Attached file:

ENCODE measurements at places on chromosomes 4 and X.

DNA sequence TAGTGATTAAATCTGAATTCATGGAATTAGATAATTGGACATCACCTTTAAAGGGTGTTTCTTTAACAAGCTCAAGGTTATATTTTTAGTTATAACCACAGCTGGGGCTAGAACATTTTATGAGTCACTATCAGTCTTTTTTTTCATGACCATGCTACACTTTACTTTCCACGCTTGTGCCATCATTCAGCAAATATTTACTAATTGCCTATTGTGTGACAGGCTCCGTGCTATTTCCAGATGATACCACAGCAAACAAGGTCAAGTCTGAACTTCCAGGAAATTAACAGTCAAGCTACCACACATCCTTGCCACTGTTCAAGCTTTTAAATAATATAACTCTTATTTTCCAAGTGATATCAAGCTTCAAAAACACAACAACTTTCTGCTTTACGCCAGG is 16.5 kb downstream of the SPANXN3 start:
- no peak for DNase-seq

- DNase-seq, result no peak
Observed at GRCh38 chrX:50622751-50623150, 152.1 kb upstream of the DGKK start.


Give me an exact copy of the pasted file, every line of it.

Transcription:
ENCODE measurements at places on chromosomes 4 and X.

DNA sequence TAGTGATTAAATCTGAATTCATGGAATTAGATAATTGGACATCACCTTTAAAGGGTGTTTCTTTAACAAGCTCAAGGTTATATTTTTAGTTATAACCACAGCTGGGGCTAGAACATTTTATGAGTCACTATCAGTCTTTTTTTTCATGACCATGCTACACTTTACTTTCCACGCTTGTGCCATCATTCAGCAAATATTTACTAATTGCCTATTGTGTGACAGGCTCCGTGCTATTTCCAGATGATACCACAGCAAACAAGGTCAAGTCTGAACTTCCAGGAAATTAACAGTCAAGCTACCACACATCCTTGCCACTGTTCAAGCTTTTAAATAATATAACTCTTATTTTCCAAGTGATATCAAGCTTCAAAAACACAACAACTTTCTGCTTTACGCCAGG is 16.5 kb downstream of the SPANXN3 start:
- no peak for DNase-seq

- DNase-seq, result no peak
Observed at GRCh38 chrX:50622751-50623150, 152.1 kb upstream of the DGKK start.